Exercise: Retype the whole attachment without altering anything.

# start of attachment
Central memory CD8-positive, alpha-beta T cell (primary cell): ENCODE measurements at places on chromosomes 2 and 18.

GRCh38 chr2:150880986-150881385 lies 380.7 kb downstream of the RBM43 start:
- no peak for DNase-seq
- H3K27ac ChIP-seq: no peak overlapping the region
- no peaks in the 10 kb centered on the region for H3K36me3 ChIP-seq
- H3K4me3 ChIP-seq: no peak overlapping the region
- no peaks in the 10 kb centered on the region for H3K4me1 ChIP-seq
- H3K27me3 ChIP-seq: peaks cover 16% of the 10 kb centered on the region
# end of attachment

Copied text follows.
Central memory CD8-positive, alpha-beta T cell (primary cell): ENCODE measurements at places on chromosomes 2 and 18.

GRCh38 chr2:150880986-150881385 lies 380.7 kb downstream of the RBM43 start:
- no peak for DNase-seq
- H3K27ac ChIP-seq: no peak overlapping the region
- no peaks in the 10 kb centered on the region for H3K36me3 ChIP-seq
- H3K4me3 ChIP-seq: no peak overlapping the region
- no peaks in the 10 kb centered on the region for H3K4me1 ChIP-seq
- H3K27me3 ChIP-seq: peaks cover 16% of the 10 kb centered on the region